Irwin, Lord (1881-1959) Governor General and Viceroy of India from 3 April 1926 to 18 April 1931. Son of the second Viscount Halifax, Lord Edward Frederick Wood Irwin was educated at Eton and served as a Member of Parliament from 1910 to 1925. During the period he held several ministerial posts on the cabinet. In 1926 he was appointed the Governor General and Viceroy of India, a post he held till 1931. Irwin's viceroyalty was a period of great political turmoil.
The simon commission report, nehru report, all parties conference, jinnah’s 14 points, civil disobedience movement, Round Table Conferences, and some other problems had made his regime extremely stressful. The series of crises, in fact, originated mainly from the exclusion of Indian leaders from the Simon Commission. In facing one political crisis new crises emerged. The issue of Dominion Status as understood by the Indian leaders and interpreted by the India Council was another thorny problem. indian national congress under the leadership of Mahatma Gandhi started the Civil Disobedience Movement in April 1930.
The Muslim League leader Mohammad Ali Jinnah had been threatening Muslim disobedience movement unless the rights of the Muslim community were justly reflected in the coming constitution.
Irwin tried to meet these political problems with great patience and fortitude. But the given situation was so enigmatic and complex that traditional diplomacy and artfulness appeared to be ineffective in the midst of unprecedented political uproar. The Hindus, the Muslims, the Anglo-Indian community, the extremists, the Native States, all had their claims to be settled before the enactment of the India Act. The crisis was further compounded by the fact that each of these communities was led by parties holding diametrically opposite views about the inter community status to be recognized in the future constitution. Congress, the most organized party, represented many interests who wanted to be heard by the Viceroy, but it practically impossible to satisfy all the Congress factions.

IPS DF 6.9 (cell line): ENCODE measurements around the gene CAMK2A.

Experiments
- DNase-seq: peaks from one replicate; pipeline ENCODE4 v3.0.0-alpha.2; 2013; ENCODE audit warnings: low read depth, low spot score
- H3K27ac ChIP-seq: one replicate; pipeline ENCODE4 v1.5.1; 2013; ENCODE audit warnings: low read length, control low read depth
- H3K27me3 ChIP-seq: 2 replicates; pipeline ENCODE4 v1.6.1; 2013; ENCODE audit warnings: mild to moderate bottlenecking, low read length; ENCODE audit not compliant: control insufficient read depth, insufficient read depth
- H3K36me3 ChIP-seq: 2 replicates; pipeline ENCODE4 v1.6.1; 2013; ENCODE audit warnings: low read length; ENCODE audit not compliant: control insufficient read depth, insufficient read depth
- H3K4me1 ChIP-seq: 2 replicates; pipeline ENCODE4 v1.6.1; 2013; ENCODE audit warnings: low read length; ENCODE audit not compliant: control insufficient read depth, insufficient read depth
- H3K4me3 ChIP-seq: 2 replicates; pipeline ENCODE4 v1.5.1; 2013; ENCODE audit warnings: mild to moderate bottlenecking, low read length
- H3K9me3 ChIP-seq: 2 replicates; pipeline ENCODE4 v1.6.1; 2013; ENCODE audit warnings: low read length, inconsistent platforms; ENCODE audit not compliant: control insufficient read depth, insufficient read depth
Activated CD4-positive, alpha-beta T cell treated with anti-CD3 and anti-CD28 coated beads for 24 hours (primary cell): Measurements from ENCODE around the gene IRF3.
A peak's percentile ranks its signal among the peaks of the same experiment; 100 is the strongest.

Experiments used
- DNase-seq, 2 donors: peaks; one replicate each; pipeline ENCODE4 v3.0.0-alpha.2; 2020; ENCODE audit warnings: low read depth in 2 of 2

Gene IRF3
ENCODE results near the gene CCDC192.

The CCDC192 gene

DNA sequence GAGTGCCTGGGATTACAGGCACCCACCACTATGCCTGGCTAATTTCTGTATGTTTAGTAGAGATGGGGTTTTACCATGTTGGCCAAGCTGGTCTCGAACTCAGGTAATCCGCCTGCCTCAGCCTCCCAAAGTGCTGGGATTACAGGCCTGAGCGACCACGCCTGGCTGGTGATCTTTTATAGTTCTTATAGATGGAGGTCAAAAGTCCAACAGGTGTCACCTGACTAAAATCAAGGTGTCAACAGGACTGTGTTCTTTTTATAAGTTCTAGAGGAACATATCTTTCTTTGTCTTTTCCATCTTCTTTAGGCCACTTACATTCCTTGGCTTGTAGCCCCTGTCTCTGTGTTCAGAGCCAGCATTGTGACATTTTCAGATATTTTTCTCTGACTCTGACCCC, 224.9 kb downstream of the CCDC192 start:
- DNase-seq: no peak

At one stage, Irwin had all the leaders of the Congress behind the bar as a strategy and then at one stage had opened negotiations with Gandhi alone. The strategy worked. An agreement called Gandhi Irwin Pact was reached (on 5 March 1931). The salient features of the Pact were:
The Congress would participate in the Round Table Conference; The Congress would withdraw the Civil Disobedience Movement;
The Government would withdraw all ordinances and prosecutions against the Congress leaders and activists;
The Government would release all political prisoners detained in course of the Civil Disobedience Movement;
It was also agreed under the Pact that Gandhi would join the Second Round Table Conference as the sole representative of the Congress.
The Congress, it may be mentioned, boycotted the first Round Table Conference. A month following the Gandhi-Irwin Pact, Lord Irwin retired and left India to join his new position as British ambassador to the USA.
'Irwin had high esteem for Mahatma Gandhi and he ventilated his deep regard for Gandhi several times at formal occasions before his departure. Irwin essentially loved academics, rather than politics. He turned down a proposal for the position of Foreign Secretary and instead became a Master of the Middleton Hunt in 1932. Irwin was later persuaded to become the Secretary of State for Foreign Affairs. He held the office from 1938 to 1940. In 1934, he inherited the title Viscount Halifax from his father. Irwin was the leader of the House of Lords from 1935 to1938. He became the Chancellor of Oxford University in 1933 and held the position until his death on 23 December 1959. [Sirajul Islam]